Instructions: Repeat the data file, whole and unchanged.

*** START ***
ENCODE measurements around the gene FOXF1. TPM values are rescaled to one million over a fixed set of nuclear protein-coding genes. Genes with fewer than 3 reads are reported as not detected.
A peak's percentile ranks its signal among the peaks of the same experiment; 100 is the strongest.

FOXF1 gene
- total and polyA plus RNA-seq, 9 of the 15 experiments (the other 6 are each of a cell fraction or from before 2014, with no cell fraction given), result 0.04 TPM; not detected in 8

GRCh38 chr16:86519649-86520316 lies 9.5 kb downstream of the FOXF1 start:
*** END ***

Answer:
ENCODE measurements around the gene FOXF1. TPM values are rescaled to one million over a fixed set of nuclear protein-coding genes. Genes with fewer than 3 reads are reported as not detected.
A peak's percentile ranks its signal among the peaks of the same experiment; 100 is the strongest.

FOXF1 gene
- total and polyA plus RNA-seq, 9 of the 15 experiments (the other 6 are each of a cell fraction or from before 2014, with no cell fraction given), result 0.04 TPM; not detected in 8

GRCh38 chr16:86519649-86520316 lies 9.5 kb downstream of the FOXF1 start: